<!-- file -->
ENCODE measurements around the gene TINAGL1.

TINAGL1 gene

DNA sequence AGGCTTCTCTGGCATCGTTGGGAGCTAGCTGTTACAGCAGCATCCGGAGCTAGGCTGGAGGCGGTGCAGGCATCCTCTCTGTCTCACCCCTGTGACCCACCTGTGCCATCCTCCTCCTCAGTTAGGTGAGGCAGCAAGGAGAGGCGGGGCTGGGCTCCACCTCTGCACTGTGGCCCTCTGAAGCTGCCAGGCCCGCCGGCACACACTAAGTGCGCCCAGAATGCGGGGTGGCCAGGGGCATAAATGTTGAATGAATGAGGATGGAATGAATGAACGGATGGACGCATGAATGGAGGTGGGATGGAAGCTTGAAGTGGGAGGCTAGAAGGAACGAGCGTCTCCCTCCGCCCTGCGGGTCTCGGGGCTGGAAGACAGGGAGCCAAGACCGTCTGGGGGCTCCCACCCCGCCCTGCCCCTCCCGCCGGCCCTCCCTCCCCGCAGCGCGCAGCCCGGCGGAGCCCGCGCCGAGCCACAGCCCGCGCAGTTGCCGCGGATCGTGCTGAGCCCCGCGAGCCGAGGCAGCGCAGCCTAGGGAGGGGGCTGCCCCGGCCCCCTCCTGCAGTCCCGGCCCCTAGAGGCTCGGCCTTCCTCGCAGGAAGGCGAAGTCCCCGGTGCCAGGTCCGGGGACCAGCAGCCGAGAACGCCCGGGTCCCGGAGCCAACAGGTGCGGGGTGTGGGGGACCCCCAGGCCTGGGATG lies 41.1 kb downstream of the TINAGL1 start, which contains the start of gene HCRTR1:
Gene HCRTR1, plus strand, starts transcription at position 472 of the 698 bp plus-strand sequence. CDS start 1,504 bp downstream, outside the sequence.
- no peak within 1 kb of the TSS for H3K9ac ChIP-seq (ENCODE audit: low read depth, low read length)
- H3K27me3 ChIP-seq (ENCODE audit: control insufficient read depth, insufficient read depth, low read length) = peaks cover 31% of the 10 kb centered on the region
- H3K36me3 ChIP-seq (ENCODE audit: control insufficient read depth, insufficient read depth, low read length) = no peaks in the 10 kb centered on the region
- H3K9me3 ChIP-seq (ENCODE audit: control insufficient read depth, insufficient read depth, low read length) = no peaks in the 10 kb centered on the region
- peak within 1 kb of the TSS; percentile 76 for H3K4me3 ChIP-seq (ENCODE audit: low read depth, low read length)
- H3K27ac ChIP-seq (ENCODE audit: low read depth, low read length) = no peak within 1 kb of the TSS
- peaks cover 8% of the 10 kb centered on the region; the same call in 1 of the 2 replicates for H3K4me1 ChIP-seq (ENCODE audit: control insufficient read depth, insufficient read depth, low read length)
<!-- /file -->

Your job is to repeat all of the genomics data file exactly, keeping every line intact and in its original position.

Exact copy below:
ENCODE measurements around the gene TINAGL1.

TINAGL1 gene

DNA sequence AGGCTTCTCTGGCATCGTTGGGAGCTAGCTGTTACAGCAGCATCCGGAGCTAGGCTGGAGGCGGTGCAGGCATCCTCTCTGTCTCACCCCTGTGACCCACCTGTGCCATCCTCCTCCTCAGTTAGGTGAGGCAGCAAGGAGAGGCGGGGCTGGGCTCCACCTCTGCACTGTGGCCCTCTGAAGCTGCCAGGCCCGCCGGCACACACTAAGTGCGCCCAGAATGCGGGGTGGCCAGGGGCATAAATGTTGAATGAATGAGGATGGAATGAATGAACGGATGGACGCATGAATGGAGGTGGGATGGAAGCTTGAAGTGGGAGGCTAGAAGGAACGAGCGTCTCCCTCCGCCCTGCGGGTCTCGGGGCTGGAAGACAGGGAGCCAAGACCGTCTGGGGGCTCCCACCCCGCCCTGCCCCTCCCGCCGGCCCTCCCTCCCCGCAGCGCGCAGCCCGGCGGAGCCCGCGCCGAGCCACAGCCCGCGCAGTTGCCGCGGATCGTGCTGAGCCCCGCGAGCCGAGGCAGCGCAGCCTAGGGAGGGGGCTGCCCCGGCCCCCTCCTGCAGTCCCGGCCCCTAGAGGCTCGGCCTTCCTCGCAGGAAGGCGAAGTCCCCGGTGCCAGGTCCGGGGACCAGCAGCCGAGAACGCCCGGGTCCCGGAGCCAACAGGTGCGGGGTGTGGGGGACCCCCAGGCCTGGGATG lies 41.1 kb downstream of the TINAGL1 start, which contains the start of gene HCRTR1:
Gene HCRTR1, plus strand, starts transcription at position 472 of the 698 bp plus-strand sequence. CDS start 1,504 bp downstream, outside the sequence.
- no peak within 1 kb of the TSS for H3K9ac ChIP-seq (ENCODE audit: low read depth, low read length)
- H3K27me3 ChIP-seq (ENCODE audit: control insufficient read depth, insufficient read depth, low read length) = peaks cover 31% of the 10 kb centered on the region
- H3K36me3 ChIP-seq (ENCODE audit: control insufficient read depth, insufficient read depth, low read length) = no peaks in the 10 kb centered on the region
- H3K9me3 ChIP-seq (ENCODE audit: control insufficient read depth, insufficient read depth, low read length) = no peaks in the 10 kb centered on the region
- peak within 1 kb of the TSS; percentile 76 for H3K4me3 ChIP-seq (ENCODE audit: low read depth, low read length)
- H3K27ac ChIP-seq (ENCODE audit: low read depth, low read length) = no peak within 1 kb of the TSS
- peaks cover 8% of the 10 kb centered on the region; the same call in 1 of the 2 replicates for H3K4me1 ChIP-seq (ENCODE audit: control insufficient read depth, insufficient read depth, low read length)